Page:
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Upcoming Climate Finance Opportunities in the GCF and NAMA Facility

On May 13th and May 21st, 2015, CCAP held two videoconferences around recent developments in the NAMA Facility and the Green Climate Fund (GCF) with Asia and LAC countries in our Mitigation Action Implementation Network (MAIN). Participants representing ministries of energy, climate change, environment and development across nine countries attended. CCAP shared new information about the NAMA Facility’s Third Call for proposals and recent developments in the GCF. MAIN countries discussed their plans to submit proposals to each of these funding sources.

The NAMA Facility and the GCF present a unique opportunity for developing countries to access climate finance, mitigate emissions and help their shift toward low-carbon economies. With climate finance a key concern of many developing countries, recent developments, such as new funding from the NAMA Facility and getting the GCF up and running, can boost the prospect of a robust and durable climate agreement at global climate talks in Paris in December of this year.

The path-breaking NAMA Facility had its 1st call in 2013, and its ambition criteria – potential for transformational change, mitigation potential, financial ambition, and sustainable development co-benefits – have helped create a “gold standard” for transformational NAMAs, which go beyond one-off projects and can help transform entire sectors. In its two rounds, the NAMA Facility has funded eight NAMAs in five sectors across five regions, selecting projects on the basis of eligibility, ambition, and feasibility.

Source: NAMA Facility

The NAMA Facility has evolved since its Second Call last year. Funders Germany and the UK have been joined by Denmark and the EU, with 85 million Euros in financing now available. In the third round, the facility has increased the funding volume for individual NAMA Support Projects to € 5-20 million (from € 5-15 million). The outline template is similar, though submitters are now asked to depict the NAMA’s Theory of Change. The application for the 3rd round, which is open until July 15th, 2015, can be found online here. The Facility has also shared a useful factsheet on the Ambition Criteria, specifically focused on the potential for transformational change.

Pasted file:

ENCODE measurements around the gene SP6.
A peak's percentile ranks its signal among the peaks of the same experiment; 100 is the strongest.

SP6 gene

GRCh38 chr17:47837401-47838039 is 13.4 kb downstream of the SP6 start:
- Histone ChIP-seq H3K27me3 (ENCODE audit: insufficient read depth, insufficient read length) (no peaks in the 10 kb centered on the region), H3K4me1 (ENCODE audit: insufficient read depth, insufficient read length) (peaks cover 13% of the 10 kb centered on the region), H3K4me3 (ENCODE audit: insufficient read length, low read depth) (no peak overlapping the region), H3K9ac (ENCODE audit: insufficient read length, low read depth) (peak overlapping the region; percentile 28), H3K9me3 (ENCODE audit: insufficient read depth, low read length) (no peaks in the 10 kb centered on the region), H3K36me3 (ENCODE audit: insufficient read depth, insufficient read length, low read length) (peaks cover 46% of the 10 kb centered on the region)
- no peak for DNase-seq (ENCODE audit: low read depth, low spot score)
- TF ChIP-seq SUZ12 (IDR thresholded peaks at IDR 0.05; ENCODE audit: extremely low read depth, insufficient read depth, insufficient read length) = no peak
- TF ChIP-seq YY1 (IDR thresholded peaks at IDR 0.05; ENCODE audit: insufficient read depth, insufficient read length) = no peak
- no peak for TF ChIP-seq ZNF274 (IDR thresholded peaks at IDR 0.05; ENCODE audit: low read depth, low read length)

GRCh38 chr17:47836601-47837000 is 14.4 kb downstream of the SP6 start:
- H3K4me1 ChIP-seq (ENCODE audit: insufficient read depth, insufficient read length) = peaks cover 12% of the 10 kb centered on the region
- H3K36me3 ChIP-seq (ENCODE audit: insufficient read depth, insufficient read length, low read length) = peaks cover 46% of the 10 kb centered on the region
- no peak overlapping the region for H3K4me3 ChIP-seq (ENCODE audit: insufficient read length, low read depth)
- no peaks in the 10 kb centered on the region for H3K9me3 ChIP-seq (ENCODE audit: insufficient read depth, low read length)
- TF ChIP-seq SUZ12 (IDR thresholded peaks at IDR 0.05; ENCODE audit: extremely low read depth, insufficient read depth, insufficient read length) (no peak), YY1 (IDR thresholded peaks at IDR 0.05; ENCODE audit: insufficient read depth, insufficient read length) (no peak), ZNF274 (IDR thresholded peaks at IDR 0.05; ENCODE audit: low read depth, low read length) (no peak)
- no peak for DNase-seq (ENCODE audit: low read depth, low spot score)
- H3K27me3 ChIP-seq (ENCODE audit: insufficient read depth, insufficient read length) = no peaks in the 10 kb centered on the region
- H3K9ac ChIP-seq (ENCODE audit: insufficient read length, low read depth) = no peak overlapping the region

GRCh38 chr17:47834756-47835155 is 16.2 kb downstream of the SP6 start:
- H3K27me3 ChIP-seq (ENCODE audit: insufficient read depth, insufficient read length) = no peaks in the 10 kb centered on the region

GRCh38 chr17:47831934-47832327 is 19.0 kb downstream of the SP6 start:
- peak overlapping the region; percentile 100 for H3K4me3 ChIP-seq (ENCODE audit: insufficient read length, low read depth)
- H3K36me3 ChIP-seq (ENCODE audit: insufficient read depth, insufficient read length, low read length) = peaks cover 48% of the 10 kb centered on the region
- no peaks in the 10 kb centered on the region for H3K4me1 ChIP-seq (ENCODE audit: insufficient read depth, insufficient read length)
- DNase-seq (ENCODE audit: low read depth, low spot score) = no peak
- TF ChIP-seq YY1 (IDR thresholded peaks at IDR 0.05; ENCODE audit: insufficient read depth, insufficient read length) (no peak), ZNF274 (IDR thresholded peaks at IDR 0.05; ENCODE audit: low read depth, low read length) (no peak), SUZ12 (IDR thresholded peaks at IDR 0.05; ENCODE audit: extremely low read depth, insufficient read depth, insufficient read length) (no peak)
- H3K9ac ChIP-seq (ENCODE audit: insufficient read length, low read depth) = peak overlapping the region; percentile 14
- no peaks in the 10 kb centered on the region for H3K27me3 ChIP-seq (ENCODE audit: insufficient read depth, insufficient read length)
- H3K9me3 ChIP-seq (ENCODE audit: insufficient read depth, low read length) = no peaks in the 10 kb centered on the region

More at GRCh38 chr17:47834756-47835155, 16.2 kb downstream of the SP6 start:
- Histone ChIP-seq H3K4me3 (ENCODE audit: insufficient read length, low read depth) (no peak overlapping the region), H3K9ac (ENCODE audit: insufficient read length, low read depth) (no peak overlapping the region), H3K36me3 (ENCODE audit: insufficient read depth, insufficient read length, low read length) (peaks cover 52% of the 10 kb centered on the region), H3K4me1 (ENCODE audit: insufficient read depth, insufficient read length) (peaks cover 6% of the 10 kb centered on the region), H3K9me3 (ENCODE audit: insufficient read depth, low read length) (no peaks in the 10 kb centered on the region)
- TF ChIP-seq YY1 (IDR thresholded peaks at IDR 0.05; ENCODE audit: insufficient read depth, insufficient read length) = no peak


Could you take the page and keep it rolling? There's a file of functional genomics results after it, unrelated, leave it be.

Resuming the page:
The GCF forms part of the official financial mechanism of the United Nations Framework Convention on Climate Change (UNFCCC). Like the NAMA Facility, it uses a competitive application process that emphasizes transformation (or “paradigm shift”) as key criterion in evaluating proposals. The Fund is governed by an independent secretariat and a 24 member board, with equal developed and developing country participation. The GCF also has significantly more funding (more than US$ 10 billion has already been pledged), can approve and finance larger proposals (currently, there is no limit to funding allowed), and will support adaptation as well as mitigation projects (the fund will aim for a 50:50 balance). This provides an opportunity for countries to submit cross-cutting NAMAs, encompassing both mitigation and adaptation actions in building green resilience.

Over half of the more than US$ 10 billion pledged to the GCF is now ready to be disbursed. On May 23rd, the GCF signed a contribution arrangement converting Japan’s pledge of US$1.5 billion, which carries the Fund over the required 50% threshold to begin allocating resources for projects and programs. It is expected to commit its first round of funding at its 10th board meeting, in advance of the December’s UNFCCC negotiations. GCF proposals to be considered at this meeting, likely in November, should be submitted for consideration by the end of July. Concept notes (voluntary) can be submitted anytime and the Secretariat will provide feedback within 2-4 weeks. This is an excellent opportunity for countries to receive early feedback from the Secretariat to help refine their submissions.

GCF Proposal Approval Process

Source: Center for Clean Air Policy, adapted from Green Climate Fund

To provide further guidance to potential applicants, the GCF has prepared an appraisal toolkit for developing GCF proposals, which can be found here. The Secretariat also recently released a resource guide for understanding and engaging with the GCF. Additional information about GCF policies and procedures, as well as links to key documents, including the new concept note template and funding proposal template, can be found here.

CCAP encourages countries to submit NAMA concept notes to each of the funds to help them refine NAMAs currently under development and start thinking through the process of new ones. Even if uncertain about submitting full proposals to this round, going through this process and receiving feedback can help make submissions more competitive in the long run.


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